What Happened to the Youth Vote?

This article is from the archive of our partner .

Young people helped swing the vote in 2008 with a big turnout, and they helped swing the vote in 2009 as well--by staying home. With Republicans winning big in New Jersey and Virginia, Politico's Ben Smith succinctly sums up what a lot are saying, looking at exit poll data: "The key point is that this wasn't your president's electorate."

So what happened? Whether Democrats--often the beneficiaries of a high youth turnout--should be particularly worried on 2010 depends a lot on figuring why the youth stayed unrocked on Tuesday. Here are some of the answers:

  • No Obama on the Ticket Newsweek's politics blog, The Gaggle, is united on this one: "Obama World took the day off," writes Howard Fineman. That might be good news for Democrats, Daniel Stone points out. It means those who voted Republican were "not exactly the same voters from last year who changed their mind after taking Obama for a test drive."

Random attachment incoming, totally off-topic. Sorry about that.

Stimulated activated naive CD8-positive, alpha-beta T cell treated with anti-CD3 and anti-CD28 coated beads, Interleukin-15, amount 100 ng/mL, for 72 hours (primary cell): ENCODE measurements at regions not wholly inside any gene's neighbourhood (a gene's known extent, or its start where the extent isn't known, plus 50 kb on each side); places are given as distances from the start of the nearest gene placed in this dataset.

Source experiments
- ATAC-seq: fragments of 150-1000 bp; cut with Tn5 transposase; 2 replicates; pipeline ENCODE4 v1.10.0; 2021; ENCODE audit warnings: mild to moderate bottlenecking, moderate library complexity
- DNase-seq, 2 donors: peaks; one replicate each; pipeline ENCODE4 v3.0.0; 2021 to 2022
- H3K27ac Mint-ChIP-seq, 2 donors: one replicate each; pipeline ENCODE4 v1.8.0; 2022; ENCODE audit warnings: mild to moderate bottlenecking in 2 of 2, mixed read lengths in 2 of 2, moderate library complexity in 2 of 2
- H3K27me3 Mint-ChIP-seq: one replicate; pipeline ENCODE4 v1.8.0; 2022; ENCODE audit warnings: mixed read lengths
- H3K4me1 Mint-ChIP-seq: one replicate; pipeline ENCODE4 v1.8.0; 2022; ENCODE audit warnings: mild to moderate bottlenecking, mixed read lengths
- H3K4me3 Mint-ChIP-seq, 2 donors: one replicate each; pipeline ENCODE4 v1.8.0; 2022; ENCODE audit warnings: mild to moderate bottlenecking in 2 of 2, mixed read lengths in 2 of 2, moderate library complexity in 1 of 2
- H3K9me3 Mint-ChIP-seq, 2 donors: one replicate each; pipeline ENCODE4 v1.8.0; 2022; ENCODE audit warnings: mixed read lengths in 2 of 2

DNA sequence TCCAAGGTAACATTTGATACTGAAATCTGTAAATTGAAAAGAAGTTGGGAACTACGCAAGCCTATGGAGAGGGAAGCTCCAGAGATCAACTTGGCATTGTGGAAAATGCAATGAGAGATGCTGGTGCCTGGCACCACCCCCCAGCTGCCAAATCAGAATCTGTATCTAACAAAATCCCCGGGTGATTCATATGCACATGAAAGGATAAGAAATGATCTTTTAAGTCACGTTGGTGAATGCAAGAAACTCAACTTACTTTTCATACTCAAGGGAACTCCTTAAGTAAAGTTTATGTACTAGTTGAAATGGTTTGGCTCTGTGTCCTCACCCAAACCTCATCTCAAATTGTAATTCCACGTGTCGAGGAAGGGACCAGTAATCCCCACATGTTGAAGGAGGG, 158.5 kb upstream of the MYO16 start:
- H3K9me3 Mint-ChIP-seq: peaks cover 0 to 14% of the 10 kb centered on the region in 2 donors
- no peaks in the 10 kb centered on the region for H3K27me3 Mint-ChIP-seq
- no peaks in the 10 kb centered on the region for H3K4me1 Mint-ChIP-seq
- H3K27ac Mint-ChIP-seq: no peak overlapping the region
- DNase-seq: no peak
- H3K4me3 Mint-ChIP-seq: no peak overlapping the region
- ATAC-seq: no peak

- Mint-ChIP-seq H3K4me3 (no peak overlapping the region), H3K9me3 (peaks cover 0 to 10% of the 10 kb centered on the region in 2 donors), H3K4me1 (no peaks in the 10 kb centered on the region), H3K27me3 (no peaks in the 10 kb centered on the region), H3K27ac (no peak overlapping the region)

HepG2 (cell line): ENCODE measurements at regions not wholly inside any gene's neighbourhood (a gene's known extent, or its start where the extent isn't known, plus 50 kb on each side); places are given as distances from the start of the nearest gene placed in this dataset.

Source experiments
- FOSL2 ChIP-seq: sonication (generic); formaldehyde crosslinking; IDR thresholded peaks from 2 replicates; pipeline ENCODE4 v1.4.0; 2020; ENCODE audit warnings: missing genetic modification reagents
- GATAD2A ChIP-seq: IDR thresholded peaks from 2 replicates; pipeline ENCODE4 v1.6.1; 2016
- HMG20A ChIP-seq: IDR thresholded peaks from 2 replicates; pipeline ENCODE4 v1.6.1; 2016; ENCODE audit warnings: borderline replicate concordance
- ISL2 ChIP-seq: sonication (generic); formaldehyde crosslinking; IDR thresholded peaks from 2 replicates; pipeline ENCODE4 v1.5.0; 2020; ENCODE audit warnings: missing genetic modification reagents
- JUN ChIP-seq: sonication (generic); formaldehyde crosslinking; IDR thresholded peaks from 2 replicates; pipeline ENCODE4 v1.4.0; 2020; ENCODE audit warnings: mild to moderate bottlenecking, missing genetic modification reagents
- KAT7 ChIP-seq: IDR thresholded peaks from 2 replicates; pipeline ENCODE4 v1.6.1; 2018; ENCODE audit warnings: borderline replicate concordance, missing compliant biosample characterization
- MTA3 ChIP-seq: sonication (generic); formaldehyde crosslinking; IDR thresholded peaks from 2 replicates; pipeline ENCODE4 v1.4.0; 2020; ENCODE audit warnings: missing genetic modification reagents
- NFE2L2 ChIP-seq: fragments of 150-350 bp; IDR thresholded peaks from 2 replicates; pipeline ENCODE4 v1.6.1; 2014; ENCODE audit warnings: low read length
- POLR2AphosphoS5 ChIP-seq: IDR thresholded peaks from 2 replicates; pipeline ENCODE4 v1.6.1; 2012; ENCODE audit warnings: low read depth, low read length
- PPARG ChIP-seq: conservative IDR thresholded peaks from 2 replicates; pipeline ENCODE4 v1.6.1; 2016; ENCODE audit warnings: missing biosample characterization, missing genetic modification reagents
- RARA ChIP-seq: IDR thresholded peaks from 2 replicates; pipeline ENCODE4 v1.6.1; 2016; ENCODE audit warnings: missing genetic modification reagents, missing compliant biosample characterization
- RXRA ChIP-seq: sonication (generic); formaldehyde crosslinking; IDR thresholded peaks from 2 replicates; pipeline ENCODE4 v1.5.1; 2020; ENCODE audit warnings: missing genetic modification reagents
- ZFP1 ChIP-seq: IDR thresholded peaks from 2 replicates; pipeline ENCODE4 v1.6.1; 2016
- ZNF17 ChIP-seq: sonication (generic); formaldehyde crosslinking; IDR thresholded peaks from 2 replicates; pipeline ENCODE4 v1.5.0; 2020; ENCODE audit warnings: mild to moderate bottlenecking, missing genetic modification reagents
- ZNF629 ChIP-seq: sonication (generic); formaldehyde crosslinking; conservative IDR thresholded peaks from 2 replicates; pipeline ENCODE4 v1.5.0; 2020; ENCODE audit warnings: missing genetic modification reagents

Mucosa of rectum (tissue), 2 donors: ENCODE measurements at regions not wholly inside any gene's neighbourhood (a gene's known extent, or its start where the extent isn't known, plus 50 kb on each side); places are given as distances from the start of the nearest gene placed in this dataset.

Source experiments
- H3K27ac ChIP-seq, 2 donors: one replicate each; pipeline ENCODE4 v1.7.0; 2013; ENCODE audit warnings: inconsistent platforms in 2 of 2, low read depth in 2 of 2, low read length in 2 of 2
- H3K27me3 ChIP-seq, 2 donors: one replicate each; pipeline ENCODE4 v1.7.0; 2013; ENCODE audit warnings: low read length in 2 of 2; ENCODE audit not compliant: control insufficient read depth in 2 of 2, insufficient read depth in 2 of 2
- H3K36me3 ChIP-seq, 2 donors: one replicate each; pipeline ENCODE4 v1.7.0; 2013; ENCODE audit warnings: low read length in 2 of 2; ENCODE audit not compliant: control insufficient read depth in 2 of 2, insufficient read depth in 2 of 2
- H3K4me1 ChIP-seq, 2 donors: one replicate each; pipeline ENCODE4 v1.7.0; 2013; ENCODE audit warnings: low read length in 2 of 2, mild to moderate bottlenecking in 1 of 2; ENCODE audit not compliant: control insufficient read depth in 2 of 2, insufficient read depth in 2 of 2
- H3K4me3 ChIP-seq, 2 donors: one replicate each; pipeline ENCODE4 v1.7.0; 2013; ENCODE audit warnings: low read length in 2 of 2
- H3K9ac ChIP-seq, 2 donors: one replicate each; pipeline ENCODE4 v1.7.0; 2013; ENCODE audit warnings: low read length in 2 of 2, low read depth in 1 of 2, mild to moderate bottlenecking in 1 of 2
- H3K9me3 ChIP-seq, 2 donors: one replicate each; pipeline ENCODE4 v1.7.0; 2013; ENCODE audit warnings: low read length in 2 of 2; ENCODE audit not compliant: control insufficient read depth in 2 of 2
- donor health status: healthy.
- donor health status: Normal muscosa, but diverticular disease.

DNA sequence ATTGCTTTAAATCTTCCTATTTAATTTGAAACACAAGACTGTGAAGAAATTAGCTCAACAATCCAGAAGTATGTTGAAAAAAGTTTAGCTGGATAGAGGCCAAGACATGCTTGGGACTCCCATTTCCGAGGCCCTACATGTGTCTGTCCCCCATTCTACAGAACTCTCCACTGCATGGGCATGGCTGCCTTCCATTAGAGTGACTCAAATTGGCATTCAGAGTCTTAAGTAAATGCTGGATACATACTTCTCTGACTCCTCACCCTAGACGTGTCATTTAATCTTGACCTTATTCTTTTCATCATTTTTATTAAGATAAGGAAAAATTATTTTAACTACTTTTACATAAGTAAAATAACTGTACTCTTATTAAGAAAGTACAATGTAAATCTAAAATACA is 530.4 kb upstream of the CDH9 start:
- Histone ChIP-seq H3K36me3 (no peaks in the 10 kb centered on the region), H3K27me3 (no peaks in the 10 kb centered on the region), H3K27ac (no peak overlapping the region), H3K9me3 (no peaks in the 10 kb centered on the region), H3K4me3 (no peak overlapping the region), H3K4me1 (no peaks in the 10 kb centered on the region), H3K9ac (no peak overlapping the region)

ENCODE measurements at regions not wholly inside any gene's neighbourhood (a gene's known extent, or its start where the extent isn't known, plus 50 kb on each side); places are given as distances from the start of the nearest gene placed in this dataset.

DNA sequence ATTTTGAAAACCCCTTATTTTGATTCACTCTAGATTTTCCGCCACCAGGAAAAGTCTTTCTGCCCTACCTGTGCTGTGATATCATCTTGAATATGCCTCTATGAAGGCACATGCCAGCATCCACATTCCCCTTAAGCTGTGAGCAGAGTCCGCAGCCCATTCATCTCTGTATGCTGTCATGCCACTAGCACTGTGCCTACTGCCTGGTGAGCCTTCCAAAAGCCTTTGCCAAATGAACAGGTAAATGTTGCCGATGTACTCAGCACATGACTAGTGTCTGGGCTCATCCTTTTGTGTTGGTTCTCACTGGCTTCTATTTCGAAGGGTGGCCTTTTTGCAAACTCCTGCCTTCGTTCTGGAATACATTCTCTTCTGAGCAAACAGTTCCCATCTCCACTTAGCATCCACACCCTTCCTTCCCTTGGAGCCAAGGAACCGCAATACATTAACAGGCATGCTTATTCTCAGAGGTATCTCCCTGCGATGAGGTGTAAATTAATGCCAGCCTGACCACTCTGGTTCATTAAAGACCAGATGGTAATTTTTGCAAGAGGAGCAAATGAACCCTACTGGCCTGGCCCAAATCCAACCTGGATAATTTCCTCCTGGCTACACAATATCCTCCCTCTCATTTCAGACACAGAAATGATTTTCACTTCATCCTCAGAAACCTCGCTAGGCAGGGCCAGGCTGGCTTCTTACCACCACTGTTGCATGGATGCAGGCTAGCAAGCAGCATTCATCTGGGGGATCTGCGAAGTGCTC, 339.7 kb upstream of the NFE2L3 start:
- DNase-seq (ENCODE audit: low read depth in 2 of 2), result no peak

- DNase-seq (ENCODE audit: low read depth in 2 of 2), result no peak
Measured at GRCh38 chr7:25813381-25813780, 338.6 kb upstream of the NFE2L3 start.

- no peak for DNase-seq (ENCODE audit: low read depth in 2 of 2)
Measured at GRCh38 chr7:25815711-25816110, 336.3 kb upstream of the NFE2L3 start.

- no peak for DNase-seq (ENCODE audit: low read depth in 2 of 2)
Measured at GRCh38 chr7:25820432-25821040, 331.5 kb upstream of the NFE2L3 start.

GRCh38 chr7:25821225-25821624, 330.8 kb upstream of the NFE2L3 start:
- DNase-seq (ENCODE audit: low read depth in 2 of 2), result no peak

• Uninspired by Democrats Elrod at The Moderate Voice isn't so sure. "Young voters and African Americans did not feel inspired to support the Dems in those states," Elrod writes. "If they feel that way in November 2010 then the consequences will be grave for the Democrats."
  • Jon Stewart Failed, and White House Didn't Step In Maegan Carberry at the Huffington Post isn't the first to argue, provocatively, that "it's been up to Jon Stewart and FunnyOrDie.com to keep the kids engaged." The problem with the Obama team, she says, is that "despite its hipster Flickr feed and weekly YouTube address, [the White House] has presented a television-driven strategy, ceding a great deal of its street cred with the president's digital Millennial generation base."
  • Odd Years From across the pond, British social scientist Dave Brockington offers a different explanation: "Minorities, the young, the less wealthy, new voters do tend to stay home in odd years." That said, he adds, "while I anticipate an uptick in turnout amongst these groups in 2010, it won't come near the level of 2008."
  • Young People Fickle, Bored, and Hate Health Care "Would Obama have had more legislative success," wonders Steve Sailer at the iSteve blog, "if he'd kept the Kids interested by first emphasizing Saving the World through carbon capping instead of something boring and unsexy and will-never-happen-to-me like health care?" Or perhaps, he suggests, Obama was "just a fad, like how my generation decided in 1982-83 that Men at Work was the greatest band in history."

This article is from the archive of our partner The Wire.